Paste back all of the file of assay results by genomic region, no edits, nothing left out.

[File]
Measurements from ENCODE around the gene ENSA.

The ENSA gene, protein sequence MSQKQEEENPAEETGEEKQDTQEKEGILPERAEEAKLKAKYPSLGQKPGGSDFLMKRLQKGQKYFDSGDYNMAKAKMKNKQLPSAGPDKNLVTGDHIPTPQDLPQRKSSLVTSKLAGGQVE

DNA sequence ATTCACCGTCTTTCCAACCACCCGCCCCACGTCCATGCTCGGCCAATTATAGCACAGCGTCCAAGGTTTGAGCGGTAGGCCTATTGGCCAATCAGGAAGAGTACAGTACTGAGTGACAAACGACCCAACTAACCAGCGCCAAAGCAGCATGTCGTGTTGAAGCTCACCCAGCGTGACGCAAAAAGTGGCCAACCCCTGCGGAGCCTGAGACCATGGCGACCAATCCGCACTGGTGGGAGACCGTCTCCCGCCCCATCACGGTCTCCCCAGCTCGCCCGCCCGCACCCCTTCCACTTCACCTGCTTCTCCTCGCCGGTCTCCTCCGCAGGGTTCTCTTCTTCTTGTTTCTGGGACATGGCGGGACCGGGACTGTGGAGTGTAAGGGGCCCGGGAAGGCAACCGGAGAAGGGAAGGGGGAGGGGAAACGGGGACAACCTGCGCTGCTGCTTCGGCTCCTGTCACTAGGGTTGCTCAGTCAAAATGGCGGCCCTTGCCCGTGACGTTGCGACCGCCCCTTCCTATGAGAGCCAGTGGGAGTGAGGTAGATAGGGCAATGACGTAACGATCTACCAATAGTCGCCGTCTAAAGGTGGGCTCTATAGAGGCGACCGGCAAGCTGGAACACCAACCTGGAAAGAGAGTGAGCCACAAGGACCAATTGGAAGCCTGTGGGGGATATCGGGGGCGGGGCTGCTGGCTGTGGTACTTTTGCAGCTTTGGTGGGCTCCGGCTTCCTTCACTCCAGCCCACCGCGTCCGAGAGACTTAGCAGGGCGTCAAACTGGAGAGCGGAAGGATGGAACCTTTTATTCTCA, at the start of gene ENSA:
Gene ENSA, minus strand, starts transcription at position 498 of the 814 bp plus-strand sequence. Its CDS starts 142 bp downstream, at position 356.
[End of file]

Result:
Measurements from ENCODE around the gene ENSA.

The ENSA gene, protein sequence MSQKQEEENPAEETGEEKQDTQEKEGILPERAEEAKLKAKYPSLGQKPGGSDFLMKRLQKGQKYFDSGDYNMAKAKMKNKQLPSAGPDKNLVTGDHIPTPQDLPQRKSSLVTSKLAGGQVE

DNA sequence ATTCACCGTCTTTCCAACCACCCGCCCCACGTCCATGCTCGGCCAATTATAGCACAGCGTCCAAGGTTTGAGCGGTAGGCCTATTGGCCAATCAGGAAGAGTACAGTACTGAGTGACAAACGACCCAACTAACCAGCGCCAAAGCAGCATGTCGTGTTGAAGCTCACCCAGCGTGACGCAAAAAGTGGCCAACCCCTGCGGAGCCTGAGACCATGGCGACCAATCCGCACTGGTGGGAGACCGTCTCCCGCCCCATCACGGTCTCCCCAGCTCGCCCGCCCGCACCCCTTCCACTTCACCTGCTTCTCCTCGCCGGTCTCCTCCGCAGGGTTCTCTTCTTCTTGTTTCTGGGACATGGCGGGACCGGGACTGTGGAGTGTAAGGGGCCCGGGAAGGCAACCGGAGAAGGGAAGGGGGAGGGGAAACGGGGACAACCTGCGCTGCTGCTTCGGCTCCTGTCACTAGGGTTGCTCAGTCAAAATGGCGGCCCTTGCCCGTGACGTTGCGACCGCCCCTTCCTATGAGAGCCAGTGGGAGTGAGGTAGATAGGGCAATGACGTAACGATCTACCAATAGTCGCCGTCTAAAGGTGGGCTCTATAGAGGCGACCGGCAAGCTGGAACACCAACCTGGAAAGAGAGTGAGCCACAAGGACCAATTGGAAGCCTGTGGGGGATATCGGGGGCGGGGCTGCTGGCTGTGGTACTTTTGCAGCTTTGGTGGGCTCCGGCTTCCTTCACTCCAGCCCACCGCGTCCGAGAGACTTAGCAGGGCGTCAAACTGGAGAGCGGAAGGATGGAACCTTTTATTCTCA, at the start of gene ENSA:
Gene ENSA, minus strand, starts transcription at position 498 of the 814 bp plus-strand sequence. Its CDS starts 142 bp downstream, at position 356.